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Investigating the impact of COVID-19 on collective bargaining and workers' livelihoods: the case of NEHAWU in Durban.

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Collective bargaining is often associated with higher earnings, greater security for employees, and greater earnings equality. During the collective bargaining financial circles of 2019/2020, 2020/2021, 2021/2022 South African collective bargaining could not meet this protective function. Protective function means ensuring adequate pay, deciding on limits on daily or weekly working hours, and regulating other working conditions. The failure of wage negotiations during the above collective bargaining circles had hampered the South African government’s plan to reduce the levels of race and gender inequality, and it has also had a negative impact on the country’s economic growth. This study investigates the impact of COVID 19 on collective bargaining and workers’ livelihoods, using the case of NEHAWU in Durban. The National Education, Health, and Allied Workers Union (NEHAWU) is one of the largest trade unions in South Africa, which organizes both in the public and private sectors (especially with regard to state-owned entities). A qualitative research approach was adopted together with an exploratory research design to conduct an in-depth exploration of the phenomenon under study. Semi-structured interviews (both face-to-face and online) were employed for data collection among the leaders and members of NEHAWU in Durban. Thematic analysis was used to code the qualitative data and identify the emerging themes and subthemes. Meanwhile a non-probability sampling method was employed, and a purposive sampling technique was used to identify a sample of 10 (ten) participants for the study. “Collective bargaining: a veritable tool for resolving conflict”, the theory of collective bargaining by Kolatikan (2014) as well as three theoretical perspectives in industrial relations (the Unitary, the Radical and Pluralistic perspectives) combined to form the framework that underpin this study. The research study revealed that the failure of collective bargaining during 2019/2020, 2020/2021, and 2021/2022 collective bargaining circles as a result of the COVID-19 pandemic did not only disrupted workers’ livelihoods but it also reversed workers’ level of life and deepened gender, race, and class inequalities. The study also revealed that the salary freeze experienced during the above collective bargaining circles, coupled with the rise in food and petrol prizes, drove some workers into hard-core poverty, a level of the working poor, with workers occupying the lowest rungs of the payment system bearing the most brunt. The study recommends that collective bargaining needs to be strengthened and protected, especially during disasters such as COVID-19. It also recommends the up skilling of the low-paid workers so that they can move up the salary rungs. It further recommends that collective bargaining should prioritize workers who are in the lowest rungs of the salary payment system.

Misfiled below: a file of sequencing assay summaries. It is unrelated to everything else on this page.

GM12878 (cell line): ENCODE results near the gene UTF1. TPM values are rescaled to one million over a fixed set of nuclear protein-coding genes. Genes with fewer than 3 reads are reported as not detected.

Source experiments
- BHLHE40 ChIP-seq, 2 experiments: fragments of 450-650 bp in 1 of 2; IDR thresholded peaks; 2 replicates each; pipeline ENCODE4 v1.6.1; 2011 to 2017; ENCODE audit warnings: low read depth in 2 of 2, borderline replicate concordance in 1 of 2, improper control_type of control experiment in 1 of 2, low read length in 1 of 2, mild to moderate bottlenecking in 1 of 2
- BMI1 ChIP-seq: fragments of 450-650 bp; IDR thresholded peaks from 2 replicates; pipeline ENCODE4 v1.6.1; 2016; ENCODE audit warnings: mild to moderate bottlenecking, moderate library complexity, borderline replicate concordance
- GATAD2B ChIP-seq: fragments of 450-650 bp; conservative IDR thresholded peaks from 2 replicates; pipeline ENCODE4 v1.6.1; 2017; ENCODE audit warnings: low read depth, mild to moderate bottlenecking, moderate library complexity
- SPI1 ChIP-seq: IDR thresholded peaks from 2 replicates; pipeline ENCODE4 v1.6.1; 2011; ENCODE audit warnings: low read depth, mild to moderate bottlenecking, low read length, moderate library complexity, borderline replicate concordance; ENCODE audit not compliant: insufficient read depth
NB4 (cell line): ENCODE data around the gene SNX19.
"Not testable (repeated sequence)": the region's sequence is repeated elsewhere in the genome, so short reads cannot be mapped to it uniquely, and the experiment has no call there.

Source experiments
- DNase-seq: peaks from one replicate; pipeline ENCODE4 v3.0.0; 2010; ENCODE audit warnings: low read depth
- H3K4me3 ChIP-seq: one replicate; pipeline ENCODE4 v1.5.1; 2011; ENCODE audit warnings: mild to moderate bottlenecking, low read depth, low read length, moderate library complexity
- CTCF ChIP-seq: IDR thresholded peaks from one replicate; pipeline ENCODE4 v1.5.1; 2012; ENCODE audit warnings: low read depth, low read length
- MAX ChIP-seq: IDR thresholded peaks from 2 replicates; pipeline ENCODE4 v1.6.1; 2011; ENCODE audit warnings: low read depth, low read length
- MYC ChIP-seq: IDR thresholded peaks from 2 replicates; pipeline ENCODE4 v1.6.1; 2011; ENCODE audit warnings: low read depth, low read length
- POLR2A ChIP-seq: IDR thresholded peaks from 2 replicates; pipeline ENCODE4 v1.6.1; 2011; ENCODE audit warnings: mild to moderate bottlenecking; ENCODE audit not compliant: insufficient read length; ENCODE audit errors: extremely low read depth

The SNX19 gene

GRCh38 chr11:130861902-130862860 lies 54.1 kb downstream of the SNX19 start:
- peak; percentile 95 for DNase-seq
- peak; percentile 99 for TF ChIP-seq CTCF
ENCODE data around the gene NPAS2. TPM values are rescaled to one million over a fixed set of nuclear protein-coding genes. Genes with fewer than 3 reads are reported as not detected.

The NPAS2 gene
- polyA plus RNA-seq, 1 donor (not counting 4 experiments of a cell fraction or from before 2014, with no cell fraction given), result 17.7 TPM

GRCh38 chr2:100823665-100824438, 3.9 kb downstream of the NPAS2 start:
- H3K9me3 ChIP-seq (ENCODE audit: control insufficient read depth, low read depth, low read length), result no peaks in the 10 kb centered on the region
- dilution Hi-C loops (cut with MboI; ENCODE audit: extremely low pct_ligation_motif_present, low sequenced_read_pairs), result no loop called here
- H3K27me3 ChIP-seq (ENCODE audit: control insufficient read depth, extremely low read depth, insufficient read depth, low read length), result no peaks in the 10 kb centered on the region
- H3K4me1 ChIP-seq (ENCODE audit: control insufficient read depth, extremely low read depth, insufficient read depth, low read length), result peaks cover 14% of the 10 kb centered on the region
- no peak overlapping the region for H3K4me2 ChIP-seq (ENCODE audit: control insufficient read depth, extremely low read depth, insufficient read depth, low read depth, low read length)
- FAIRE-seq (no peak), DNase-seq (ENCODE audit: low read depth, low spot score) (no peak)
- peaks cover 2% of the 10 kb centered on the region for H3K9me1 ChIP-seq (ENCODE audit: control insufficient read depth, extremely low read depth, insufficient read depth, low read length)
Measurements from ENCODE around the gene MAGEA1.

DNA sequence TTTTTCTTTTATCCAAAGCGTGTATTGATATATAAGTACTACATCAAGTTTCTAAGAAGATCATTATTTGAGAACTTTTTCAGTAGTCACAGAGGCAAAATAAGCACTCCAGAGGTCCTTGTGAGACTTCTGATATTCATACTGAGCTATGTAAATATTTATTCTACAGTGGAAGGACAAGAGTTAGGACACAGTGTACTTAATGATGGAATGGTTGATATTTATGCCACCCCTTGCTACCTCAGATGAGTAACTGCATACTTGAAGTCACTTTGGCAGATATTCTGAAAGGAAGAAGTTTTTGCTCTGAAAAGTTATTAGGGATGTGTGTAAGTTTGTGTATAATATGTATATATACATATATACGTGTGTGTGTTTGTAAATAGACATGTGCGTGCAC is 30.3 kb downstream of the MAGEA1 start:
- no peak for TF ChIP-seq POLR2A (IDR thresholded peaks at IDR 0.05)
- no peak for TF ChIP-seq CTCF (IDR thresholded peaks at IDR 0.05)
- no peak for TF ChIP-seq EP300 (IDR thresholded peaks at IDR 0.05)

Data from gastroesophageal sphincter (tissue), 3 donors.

Masters Degree. University of KwaZulu-Natal, Durban.